Touro University, GSE, TESOL Candidate Kelly Broshears on Academic Success for Multilingual Learners for EDDN 637

It is always a pleasure to feature exception candidate work. TESOL Candidate Kelly Broshears contributed an exceptional Discussion Board on Academic Success for Multilingual Learners for EDDN 637 – Second Language Learners and the Content Areas

In order to provide the most effective teaching, it is crucial that teachers of ELL students work off of what the student can already do and build upon their strengths. It is so often that educators work off of what students do not know and they focus on that negativity, instead of focusing on the positives of what students can already do and use that to their advantage. The assets being referred to also do not necessarily have to be academically based. According to Echevarria, et.al (2017), “these assets are related to language and cultural practices in the home… Teachers can build on these relationship roles to construct collaborative learning environments in the classroom.” (p. 7). By building off the strengths of the students, the teacher can create a more inclusive environment for students that makes all students feel like they can be successful and helps to provide the confidence they need to succeed.

Kelly Broshears, Touro University, GSE, TESOL Candidate

Kelly Broshears is a 4th semester student at Touro College and a member of the TESOL masters program. She received her undergraduate degree at Salve Regina University in Newport RI in 2019 with a major in early childhood education. “This is where I found a passion for working with ENL students. Currently, I am a kindergarten teacher for the NYC DOE in District 27.”

 Discussion Board: 1 CHAP I ACADEMIC SUCCESS by Echevarria, J., Vogt, M. & Short, D. (2017). Making Content Comprehensible for English Learners: The SIOP Model. 5th Edition, Pearson.

Kelly Broshears:

  1. WHAT Characteristics  INFLUENCE ELL’s having SUCCESS IN SCHOOL?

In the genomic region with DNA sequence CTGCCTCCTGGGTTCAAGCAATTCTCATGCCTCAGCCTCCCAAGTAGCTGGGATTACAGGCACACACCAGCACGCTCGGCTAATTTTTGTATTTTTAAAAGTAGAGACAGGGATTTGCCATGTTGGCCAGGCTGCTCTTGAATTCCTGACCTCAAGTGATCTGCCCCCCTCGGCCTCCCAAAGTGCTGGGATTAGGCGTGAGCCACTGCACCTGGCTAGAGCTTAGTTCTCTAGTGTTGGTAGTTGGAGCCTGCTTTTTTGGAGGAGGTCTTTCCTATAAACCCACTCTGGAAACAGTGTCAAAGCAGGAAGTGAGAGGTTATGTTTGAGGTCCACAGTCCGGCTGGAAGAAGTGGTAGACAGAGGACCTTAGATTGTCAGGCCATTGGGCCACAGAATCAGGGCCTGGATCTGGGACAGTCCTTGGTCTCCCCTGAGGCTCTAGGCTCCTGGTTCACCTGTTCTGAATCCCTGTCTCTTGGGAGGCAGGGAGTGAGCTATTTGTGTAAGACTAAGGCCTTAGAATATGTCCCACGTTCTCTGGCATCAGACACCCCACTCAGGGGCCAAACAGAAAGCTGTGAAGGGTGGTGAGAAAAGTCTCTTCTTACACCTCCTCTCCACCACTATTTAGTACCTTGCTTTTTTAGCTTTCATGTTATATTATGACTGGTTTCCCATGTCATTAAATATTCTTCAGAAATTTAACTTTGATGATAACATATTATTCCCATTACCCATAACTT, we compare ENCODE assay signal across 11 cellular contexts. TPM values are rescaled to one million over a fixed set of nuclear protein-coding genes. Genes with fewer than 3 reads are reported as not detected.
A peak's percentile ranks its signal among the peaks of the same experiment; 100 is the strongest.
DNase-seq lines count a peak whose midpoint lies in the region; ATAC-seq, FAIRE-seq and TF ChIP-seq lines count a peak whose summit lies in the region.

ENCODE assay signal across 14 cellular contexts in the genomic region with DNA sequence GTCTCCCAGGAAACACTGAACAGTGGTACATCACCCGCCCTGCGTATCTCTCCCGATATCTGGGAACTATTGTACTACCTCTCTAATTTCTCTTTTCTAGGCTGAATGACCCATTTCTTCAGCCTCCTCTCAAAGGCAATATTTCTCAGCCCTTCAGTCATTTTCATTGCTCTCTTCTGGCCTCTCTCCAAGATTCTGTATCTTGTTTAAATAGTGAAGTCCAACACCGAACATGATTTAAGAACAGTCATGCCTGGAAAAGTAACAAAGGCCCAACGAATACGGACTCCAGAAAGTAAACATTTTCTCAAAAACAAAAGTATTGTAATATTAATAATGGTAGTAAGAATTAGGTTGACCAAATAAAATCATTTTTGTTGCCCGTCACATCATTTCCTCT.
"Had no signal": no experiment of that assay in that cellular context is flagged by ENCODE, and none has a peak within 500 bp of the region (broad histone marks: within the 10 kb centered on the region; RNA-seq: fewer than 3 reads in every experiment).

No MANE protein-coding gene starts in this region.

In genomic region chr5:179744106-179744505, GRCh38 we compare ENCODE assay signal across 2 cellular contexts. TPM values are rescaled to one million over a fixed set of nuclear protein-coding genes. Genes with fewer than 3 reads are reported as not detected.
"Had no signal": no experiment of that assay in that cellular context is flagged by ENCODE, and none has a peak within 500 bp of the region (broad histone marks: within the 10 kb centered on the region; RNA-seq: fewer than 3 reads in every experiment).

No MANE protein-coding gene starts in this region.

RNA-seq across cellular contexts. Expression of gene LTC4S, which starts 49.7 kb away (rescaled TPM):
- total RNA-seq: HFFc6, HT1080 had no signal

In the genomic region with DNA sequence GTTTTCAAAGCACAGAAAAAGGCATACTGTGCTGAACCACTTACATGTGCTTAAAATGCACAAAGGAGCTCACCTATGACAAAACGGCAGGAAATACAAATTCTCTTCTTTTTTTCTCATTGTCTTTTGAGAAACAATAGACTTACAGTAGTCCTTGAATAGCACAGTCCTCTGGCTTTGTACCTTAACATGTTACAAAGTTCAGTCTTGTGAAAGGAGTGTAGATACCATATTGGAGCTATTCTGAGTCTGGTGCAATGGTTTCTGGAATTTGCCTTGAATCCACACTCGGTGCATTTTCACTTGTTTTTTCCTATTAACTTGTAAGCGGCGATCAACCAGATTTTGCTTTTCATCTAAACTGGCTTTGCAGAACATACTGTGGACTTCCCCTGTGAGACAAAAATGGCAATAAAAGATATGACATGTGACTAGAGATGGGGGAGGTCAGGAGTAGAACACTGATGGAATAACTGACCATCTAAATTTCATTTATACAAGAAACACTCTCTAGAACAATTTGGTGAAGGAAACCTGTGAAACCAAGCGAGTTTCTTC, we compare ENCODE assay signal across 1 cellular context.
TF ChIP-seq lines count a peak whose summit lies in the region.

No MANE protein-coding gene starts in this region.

The success of an ELL student in school can be connected to a variety of factors. There are the ones that I think of right off the bat that include the student’s prior exposure to the English language before attending school or the years the ELL student has been attending an English speaking school. However, research suggests that the characteristics that influence the school success of an ENL student goes much deeper than that. As stated earlier, knowledge of the English language is a main characteristic of student success. Another characteristic includes how deep the language proficiency is in the L1, as well as, the educational background of the student. For example, a student who is well educated in the L1 typically will have an easier time learning the L2 compared to a student who had limited access to school due to factors outside of the control of the child. If a student is more proficient in their L1 and has had more access to school in their native language, “they can transfer the knowledge they learned in their native country’s schools to the courses they are taking in the United States.” (Echevarria, Vogt & Short, 2017, p. 5) which, in turn, will more likely produce success. ELL success can also be determined on factors outside of the education realm. Some factors may include the family’s financial situation, abuse, refugee status from a potentially war-torn country, etc. As teachers of ELL students, it is incredibly important to recognize and acknowledge these characteristics when planning the best possible instruction for the individual students you work with.

2. What are some characteristics of ELL’s to consider to implement effective teaching?